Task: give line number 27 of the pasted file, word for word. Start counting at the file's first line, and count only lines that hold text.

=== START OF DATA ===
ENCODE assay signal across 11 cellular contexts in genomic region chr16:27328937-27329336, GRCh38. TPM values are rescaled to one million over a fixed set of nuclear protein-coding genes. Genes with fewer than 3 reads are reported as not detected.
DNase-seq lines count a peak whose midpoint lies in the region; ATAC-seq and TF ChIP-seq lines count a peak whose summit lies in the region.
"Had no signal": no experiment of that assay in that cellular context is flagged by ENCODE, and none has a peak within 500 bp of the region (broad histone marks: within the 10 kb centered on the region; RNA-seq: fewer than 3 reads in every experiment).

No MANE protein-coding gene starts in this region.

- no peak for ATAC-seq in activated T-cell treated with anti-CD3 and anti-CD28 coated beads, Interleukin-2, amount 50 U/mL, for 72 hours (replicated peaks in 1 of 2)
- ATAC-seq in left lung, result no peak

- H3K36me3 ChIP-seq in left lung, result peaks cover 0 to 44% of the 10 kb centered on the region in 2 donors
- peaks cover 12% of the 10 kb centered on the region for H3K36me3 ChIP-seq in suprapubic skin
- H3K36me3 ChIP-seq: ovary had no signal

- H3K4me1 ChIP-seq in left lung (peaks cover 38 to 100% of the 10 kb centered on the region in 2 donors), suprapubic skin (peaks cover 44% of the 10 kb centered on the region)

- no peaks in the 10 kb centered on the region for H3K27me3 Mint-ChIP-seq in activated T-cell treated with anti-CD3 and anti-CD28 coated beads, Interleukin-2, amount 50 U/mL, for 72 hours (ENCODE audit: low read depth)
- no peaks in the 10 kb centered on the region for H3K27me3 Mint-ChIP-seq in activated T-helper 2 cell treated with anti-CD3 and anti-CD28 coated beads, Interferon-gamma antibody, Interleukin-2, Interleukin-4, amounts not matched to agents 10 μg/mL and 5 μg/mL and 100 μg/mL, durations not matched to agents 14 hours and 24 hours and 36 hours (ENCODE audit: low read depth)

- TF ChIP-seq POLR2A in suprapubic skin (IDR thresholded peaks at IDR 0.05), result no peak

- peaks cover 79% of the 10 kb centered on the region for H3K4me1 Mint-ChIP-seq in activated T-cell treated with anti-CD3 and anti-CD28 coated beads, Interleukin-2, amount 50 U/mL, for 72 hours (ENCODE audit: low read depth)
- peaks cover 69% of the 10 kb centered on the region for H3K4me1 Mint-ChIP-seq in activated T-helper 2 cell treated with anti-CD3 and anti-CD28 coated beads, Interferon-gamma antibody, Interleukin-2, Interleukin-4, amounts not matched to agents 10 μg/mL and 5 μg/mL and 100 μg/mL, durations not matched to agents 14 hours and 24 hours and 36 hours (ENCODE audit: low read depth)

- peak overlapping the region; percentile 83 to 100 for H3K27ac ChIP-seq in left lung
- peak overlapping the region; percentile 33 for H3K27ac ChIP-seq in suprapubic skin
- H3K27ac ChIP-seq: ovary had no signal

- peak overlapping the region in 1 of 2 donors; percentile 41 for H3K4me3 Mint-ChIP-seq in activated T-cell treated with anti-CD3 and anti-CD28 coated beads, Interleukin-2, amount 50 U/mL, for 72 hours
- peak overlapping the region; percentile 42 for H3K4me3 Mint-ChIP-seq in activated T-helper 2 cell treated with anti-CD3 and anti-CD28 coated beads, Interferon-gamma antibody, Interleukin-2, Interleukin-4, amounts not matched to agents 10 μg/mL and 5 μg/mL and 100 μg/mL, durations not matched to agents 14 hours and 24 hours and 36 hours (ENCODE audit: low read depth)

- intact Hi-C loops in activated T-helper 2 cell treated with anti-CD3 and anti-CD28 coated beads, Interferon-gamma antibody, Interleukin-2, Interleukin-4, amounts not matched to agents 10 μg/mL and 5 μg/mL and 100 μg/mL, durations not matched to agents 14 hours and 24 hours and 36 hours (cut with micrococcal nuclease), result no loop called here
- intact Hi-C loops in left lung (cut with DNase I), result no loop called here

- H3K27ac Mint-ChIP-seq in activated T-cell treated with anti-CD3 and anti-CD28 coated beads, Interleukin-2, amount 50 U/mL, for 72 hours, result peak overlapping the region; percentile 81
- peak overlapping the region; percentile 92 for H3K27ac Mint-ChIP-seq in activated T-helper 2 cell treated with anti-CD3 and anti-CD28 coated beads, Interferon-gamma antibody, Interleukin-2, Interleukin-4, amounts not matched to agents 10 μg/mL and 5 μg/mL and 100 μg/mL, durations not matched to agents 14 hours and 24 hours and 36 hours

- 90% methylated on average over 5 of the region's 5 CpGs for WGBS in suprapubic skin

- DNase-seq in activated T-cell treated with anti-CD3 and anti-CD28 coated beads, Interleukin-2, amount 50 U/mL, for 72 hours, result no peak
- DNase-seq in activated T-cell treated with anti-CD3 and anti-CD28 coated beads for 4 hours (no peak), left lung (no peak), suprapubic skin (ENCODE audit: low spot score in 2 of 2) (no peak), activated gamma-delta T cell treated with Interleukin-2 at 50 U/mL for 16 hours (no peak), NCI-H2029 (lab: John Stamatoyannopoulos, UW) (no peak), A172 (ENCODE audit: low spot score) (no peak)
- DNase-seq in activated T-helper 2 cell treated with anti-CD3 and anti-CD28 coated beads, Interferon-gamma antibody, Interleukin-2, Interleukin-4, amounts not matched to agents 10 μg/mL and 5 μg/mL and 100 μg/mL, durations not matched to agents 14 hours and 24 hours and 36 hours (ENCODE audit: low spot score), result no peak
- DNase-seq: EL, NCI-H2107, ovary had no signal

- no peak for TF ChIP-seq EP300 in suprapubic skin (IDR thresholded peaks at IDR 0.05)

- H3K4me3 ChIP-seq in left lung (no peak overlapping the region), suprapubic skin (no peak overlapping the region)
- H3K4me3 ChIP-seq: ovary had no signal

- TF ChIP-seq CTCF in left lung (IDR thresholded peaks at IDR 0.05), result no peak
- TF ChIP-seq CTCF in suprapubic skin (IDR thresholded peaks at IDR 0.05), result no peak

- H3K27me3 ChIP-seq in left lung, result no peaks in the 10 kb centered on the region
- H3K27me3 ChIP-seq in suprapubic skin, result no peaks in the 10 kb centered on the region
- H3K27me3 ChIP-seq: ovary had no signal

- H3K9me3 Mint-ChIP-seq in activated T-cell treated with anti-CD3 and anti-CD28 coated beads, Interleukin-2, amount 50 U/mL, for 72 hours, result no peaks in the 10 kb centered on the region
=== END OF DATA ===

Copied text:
- DNase-seq in activated T-cell treated with anti-CD3 and anti-CD28 coated beads for 4 hours (no peak), left lung (no peak), suprapubic skin (ENCODE audit: low spot score in 2 of 2) (no peak), activated gamma-delta T cell treated with Interleukin-2 at 50 U/mL for 16 hours (no peak), NCI-H2029 (lab: John Stamatoyannopoulos, UW) (no peak), A172 (ENCODE audit: low spot score) (no peak)